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Trifocal IOL – Cataract implant

In 2010, the company Physiol (Belgium) released the first ever designed trifocal intra ocular lens (IOL) for the replacement of the crystalline lens during cataract surgery. This new generation of multifocal  IOL is based on a proprietary diffractive profile. Named « FineVision ». Fine stands for an acronym for « Far, Intermediate and NEar ». This IOL has been implanted in thousands of eyes and and produces satisfying and predictable visual performances, by allowing the patient to become spectacle free for near, distant AND intermediate vision. Previous multifocal IOLs were bifocal and did not allow statisfactory intermediate vision.

As a cataract surgeon, I had been using bifocal lenses in patients seeking some spectacle independance during the years 2005- 2007. These patients would often come back to me satisfied with their distance and near vision, but asking for some « screen reading glasses », as they could not really work on their computer, which distance was about 70 cm from their eyes.  This was seminal to the project of developing a multifocal IOL which would provide the patients with distance, near AND intermediate vision.

I have been involved in the technical development and hold a patent for this trifocal IOL, along with the RnD department of the Physiol company (directed by Christophe Pagnoulle), and in collaboration with Yvette Houbrechts, optical scientist the Liège Space Center (Centre Spatial de Liège). I was particularly involved in the optical design of this innovative lens, which had to extend on prior art and take into account some physical and physiological features.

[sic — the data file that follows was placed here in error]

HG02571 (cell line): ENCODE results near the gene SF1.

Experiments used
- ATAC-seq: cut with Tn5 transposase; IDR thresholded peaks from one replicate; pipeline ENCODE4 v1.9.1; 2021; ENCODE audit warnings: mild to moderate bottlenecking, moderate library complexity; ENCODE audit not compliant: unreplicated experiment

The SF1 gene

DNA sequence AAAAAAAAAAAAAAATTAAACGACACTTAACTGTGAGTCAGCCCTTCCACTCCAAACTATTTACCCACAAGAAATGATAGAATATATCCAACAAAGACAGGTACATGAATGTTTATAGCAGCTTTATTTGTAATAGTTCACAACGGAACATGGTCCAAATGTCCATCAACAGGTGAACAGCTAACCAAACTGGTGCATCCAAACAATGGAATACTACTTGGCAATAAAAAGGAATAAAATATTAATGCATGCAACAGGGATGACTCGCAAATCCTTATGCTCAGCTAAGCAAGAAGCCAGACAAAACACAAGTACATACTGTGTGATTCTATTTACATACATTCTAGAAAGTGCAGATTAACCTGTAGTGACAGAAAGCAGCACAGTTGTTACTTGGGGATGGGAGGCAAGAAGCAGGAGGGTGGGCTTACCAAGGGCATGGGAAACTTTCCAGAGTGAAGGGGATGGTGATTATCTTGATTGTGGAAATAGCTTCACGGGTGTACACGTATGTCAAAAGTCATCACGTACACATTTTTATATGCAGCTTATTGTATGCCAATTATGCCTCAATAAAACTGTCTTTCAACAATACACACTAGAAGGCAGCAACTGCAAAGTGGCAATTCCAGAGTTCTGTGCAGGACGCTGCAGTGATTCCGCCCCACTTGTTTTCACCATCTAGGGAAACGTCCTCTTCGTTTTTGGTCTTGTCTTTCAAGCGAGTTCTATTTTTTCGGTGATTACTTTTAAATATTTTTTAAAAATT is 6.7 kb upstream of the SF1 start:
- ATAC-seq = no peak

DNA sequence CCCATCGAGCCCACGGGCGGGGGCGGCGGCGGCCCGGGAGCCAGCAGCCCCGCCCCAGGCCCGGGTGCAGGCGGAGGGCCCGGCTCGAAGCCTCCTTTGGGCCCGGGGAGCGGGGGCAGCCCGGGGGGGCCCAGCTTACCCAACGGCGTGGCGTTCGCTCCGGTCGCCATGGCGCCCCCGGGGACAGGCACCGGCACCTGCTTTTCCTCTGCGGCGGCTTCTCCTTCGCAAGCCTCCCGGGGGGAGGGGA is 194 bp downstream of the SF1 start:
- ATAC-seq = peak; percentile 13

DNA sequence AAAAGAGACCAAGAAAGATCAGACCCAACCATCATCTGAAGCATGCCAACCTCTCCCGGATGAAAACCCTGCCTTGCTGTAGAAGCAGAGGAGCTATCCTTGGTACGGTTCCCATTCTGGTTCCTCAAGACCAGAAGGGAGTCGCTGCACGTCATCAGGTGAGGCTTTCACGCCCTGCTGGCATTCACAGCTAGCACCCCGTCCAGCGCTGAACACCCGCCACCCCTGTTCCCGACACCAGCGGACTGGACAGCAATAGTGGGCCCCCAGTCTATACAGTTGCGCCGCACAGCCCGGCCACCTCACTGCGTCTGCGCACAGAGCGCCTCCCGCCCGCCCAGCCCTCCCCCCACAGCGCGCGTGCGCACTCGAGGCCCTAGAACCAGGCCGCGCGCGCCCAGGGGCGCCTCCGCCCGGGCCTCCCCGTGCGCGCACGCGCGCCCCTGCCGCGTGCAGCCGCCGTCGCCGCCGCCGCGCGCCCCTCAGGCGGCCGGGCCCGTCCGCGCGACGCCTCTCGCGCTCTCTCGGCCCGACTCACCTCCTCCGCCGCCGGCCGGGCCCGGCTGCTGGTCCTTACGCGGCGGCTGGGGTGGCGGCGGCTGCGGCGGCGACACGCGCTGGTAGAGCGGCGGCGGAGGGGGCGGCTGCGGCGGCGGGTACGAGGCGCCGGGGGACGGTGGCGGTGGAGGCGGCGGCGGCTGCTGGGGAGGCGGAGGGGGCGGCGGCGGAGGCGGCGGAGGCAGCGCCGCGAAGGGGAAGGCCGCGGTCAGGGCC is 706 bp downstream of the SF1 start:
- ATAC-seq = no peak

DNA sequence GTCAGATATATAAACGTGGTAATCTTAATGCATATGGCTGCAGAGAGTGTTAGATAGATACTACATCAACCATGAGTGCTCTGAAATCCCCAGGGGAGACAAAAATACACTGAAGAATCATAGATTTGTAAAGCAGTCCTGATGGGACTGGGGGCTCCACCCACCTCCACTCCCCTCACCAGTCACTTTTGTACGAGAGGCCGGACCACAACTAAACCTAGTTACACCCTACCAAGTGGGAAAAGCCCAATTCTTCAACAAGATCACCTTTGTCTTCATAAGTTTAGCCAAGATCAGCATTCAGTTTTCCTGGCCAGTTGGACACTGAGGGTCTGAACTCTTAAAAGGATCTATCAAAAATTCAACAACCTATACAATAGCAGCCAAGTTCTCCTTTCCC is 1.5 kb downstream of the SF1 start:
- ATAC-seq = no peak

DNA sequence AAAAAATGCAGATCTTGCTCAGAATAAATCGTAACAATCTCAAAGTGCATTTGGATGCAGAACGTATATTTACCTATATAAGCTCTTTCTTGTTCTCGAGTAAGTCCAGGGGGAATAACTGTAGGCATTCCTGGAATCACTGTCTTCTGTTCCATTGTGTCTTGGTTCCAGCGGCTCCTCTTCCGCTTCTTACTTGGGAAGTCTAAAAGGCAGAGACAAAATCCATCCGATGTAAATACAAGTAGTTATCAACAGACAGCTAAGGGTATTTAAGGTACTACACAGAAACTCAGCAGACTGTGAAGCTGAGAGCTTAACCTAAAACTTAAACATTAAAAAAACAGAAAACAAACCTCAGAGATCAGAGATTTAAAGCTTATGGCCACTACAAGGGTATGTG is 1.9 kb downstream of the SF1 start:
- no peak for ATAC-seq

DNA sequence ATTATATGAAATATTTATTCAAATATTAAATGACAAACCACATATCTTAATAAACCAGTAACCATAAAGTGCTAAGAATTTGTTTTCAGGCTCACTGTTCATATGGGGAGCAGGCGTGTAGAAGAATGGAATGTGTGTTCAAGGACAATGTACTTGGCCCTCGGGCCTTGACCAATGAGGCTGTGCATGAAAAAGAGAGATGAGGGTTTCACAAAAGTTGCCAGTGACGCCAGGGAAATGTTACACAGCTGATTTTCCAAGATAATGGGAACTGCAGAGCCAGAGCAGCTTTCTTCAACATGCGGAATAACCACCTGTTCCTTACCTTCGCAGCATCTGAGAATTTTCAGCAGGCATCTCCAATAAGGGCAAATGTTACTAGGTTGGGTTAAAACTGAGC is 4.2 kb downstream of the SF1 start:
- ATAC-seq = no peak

Watch :Video recorded at Fyodorov Institute, Moscow, on  October 27th, 2012. It depicts the fundamental principles of diffractive IOLs and the concepts that presided to the development of this first and new trifocal IOL design:

Read; The Best of Ophthalmology…Testing a Trifocal IOL .EyeWorld News Magazine

Justification of the trifocality

Bifocal diffractive IOLs allow operated patients to some spectacle independence for distant (more than 2 meters) and near (between 35 and 40 cm) vision. These lenses have however not been shown to provide satisfactory intermediate vision.

Intermediate vision relates to activities such as computer work, car driving (instrument panel), music playing (musical chart), etc. In these activities for which good uncorrected vision is required for distances comprised between 60 and 80 cm) glasses may be required despite satisfactory near and distance uncorrected vision. Interestingly, the commercial release of the FineVision IOL was concomittent to the introduction of the iPad in the USA (march 10). Tablets are way heavier than books, and readers usually hold them on their laps, which increases the reading distance to the intermediate vision range (60 – 70 cm).

Intermediate vision

Readers in an airport lounge in Los Angles. The need for uncorrected intermediate vision is probably not specific to laptops and tablets screens, but it has increased tremendously since computer age. The distance from the eyes of the readers to the screen falls between 60 to 80 cm in most cases.

This was seminal to the pioneering solution represented by design and introduction of the first trifocal diffractive lens (FINEvision). This lens aims to be more than a bifocal, providing distance and near correction only. The FINEvision lens has an additional foci for intermediate vision, to provide treated patients with a full range of correction : hence, it is a true trifocal IOL (The  » FINEvision  » commercial designation stands for an acronym: Far – Intermediate-NEar Vision).

The following video relates to the reasons and steps incurred for the development of a trifocal IOL: